Jesse’s book review, Exiles by Josef Koudelka
Jesse’s next book is one that is personally very important to me. This is my favourite photo book and a body of work that is important to me. This is my go-to book for anytime I am looking for inspiration, or when I want to learn more about how to see. I hope that you enjoy this one as much as I do.
Another strong piece by Jerome Arfouche
In a continuation of his submissions for this site, Jerome Arfouche talks to us all about the the aesthetics of non-aesthetics. Please comment and share your thoughts.
Having recently been in the darkroom again after a long period of absence, I was fortunate enough to have the chance to produce about 50 contact sheets of my recent work. I had quite forgotten what a thoroughly rewarding and wasteful experience this was. Rewarding in that you can clearly see what you have been doing and how you have been evolving, wasteful in that you realize most of what you have done is rubbish, and that these sheets will never be seen by anyone but you.
Which is what this video is about, I have found a series of videos by great photographers talking about their contact sheets and how they use them. This is a deeply personal insight into the work of people that we have created an image of in our minds. I think we forget that it takes a great many shots to find that truly great one, and the shots you see in the gallery or the magazine have been carefully selected from a great many shots that didn’t work. This is especially true now in the digital age, where you can just junk things that you don’t like. We rarely get to see how the photographer actually selects what they have taken, so this is a nice insight into the mind of a great photographer.
Leonard Freed (1929-2006) was an American photographer born to Jewish immigrant parents in New York. After studying arts in New York, in the 1950′s he travelled around Europe and photographed the Jewish communities that were recovering from the holocaust. working as a photojournalist, he found his direction during the sixties whilst traveling with Martin Luther King, Jr. And following the American civil rights movement. During this time he produced his book Black and White America, which became a considerable talking point during this turbulent era.
Freed Joined Magnum in 1972 and continued to work in difficult and often dangerous environments including Israel, Lebanon, Turkey. His work with the New York Police dept led to another book Police Work, published in 1980.
All in all a great photographer with a unique view on times of great upheaval and change.
Hope you enjoy this one.
I first came across the work of William Albert Allard when I was a teenager, as I was given a monthly subscription the National Geographic for my 13th birthday. For me NatGeo was a photographic revolution, I could not get over how people could capture such moving and inspiring images. Although I was not aware of his name at the time, Allard’s work piqued my interest, I found his use of colour and light to be unconventionally interesting.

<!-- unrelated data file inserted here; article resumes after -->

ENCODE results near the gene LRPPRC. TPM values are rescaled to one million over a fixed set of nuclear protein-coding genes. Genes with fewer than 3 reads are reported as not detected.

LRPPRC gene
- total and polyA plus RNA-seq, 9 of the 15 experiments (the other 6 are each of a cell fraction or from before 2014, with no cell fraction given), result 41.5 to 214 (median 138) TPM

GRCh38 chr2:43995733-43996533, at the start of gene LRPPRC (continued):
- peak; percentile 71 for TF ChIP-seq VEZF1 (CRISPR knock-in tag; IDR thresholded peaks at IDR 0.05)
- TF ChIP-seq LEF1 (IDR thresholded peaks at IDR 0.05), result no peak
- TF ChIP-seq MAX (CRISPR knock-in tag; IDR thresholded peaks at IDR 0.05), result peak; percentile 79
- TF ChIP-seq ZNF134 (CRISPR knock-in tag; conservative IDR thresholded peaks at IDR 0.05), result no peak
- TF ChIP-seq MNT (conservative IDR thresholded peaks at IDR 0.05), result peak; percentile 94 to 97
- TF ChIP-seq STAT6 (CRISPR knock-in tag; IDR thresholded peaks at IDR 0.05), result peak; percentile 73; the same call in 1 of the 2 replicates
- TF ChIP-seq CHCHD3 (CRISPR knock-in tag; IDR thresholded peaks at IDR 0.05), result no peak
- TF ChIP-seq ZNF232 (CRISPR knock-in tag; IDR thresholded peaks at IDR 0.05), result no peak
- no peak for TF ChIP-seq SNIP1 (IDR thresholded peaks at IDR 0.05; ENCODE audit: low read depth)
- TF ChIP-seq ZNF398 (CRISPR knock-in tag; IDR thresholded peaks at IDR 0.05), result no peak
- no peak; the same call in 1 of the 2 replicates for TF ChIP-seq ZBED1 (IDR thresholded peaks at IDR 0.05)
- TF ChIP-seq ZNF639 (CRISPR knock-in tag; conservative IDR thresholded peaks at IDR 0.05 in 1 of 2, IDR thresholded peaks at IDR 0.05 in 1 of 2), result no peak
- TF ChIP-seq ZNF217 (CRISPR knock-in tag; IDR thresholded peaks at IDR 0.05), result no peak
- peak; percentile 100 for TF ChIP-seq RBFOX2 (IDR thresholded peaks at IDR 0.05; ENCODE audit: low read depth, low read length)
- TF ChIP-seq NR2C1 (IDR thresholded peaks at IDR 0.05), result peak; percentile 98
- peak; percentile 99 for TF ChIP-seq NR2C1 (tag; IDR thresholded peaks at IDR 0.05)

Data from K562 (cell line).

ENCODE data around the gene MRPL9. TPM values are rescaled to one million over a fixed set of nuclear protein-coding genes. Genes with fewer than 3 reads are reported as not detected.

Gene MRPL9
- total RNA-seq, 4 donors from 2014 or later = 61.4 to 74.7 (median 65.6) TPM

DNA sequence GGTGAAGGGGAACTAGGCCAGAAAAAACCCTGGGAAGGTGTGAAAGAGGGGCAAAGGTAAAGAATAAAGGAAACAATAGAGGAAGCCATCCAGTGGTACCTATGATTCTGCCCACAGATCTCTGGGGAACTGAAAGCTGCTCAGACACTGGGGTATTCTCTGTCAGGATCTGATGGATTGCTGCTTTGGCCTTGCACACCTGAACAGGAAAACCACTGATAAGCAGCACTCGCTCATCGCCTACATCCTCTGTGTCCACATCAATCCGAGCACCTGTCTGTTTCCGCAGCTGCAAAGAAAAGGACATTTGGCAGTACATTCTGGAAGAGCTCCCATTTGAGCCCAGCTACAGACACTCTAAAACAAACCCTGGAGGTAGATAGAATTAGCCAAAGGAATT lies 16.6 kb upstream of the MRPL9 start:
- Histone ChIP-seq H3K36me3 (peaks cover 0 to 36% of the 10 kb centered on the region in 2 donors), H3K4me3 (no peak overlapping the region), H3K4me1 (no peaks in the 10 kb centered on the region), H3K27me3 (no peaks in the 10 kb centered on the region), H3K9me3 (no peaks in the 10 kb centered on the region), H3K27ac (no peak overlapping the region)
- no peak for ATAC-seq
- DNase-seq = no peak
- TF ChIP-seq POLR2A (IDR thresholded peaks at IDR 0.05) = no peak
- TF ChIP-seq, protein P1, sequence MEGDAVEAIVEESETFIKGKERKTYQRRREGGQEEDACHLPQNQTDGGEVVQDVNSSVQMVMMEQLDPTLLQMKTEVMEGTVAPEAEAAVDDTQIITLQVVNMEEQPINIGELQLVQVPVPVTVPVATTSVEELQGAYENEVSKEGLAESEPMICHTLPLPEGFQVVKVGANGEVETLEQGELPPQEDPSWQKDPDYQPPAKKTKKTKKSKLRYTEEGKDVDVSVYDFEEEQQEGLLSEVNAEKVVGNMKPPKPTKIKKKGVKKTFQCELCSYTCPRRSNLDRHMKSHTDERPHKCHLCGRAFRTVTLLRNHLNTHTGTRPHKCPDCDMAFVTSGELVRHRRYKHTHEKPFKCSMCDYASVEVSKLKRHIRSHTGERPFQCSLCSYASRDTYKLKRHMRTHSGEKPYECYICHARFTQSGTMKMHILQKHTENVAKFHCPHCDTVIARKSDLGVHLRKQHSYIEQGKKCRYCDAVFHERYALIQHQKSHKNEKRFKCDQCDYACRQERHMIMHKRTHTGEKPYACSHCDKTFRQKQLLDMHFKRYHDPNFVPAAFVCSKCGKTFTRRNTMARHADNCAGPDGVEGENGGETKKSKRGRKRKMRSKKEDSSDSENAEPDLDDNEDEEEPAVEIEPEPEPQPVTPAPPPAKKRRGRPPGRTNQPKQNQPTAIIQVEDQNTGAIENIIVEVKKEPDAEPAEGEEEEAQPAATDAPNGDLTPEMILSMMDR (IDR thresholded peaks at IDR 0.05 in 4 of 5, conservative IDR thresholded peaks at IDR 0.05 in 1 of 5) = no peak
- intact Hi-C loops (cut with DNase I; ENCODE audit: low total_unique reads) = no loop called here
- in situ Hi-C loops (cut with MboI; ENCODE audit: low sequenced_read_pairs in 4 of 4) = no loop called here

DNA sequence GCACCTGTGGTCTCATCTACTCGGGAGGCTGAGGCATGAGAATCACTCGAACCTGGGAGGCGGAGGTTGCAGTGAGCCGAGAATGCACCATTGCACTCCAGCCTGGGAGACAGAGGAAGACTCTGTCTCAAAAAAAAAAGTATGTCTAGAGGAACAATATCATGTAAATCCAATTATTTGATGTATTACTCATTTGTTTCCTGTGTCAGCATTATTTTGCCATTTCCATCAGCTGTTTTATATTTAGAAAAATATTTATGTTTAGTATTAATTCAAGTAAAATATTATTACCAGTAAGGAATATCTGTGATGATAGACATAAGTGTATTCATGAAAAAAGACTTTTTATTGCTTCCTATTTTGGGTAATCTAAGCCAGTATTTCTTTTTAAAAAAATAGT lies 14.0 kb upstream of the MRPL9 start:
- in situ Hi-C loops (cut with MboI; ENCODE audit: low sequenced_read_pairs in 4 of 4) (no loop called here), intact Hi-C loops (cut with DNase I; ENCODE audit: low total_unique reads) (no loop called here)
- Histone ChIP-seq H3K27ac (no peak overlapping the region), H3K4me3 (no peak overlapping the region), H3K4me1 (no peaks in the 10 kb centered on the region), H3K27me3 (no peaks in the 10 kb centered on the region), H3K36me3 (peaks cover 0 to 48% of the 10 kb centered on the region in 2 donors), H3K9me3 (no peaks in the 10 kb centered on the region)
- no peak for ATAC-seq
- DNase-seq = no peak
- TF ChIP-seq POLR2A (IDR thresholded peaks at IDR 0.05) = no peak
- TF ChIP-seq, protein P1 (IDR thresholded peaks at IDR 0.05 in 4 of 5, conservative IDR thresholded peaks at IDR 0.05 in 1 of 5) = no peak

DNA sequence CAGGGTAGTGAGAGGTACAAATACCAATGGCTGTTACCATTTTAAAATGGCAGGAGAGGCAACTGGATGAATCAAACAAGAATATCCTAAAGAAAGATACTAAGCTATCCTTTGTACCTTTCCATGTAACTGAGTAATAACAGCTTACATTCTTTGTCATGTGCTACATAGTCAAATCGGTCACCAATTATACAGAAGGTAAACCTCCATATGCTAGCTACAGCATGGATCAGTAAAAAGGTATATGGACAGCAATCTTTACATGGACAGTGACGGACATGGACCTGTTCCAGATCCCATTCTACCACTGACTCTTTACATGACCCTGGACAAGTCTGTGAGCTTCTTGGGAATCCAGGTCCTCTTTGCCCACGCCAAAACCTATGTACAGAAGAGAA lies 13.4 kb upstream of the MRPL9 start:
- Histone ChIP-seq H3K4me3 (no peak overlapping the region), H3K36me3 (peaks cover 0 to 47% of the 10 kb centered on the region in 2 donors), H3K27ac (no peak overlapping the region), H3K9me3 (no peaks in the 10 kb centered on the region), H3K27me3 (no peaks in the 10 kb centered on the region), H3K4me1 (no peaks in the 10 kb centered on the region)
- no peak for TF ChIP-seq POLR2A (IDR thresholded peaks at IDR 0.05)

Allard has been working either directly or as a freelancer for NatGeo for over 50 years, producing a massive body of work. He has also contributed to the Magnum Agency during his career.
Perhaps his most well known work ‘Amish Folk: Plainest of Pennsylvania’s Plain People’ was actually done when he was an intern at NatGeo, before he even had a full time position!
I think what really sets Allard apart from the rest of the photographers of his generation is the fact that he uses colour almost exclusively in his work. I think my favourite body of work that he has produced is ‘Vanishing Breed – Photographs of the Cowboy and the West’. This is an outstanding body of work that does not sugar coat the West, but really shows us the hardship and the happiness that he felt and saw. There are 100 pictures in the book, taken between 1965 and 1980, from New Mexico through to Montana. They give us a vivid and moving view of the real Wild West, which is something precious few can do.
If you have the chance to own this book then I suggest you do so, you will not regret it. In the meantime, check out the video and get some inspiration.
The final installment in the Josef Koudelka series that I started posting last week. His work ins comedic, timeless, melancholic and everything inbetween. I just wish I could afford to own his books.
The second installment in the Josef Koudelka series of videos that I have promised to post.
Koudelka’s images are incredibly inspiring, it is hard not to be moved by his work. I particularly like his statement “I want to see everything, look at everything, I want to be the view itself”.
A nice little short film about the beautiful work of Elliot Erwitt. He talks about the city that he loves and shares his pictures.
An mini documentary on the stunning and iconic work of the great Elliot Erwitt.
This guy has been around forever, and has been a member of the Magnum agency since the beginning. In this documentary he talks a little bit about his work, influences and what he enjoys. A great insight into a great photographer.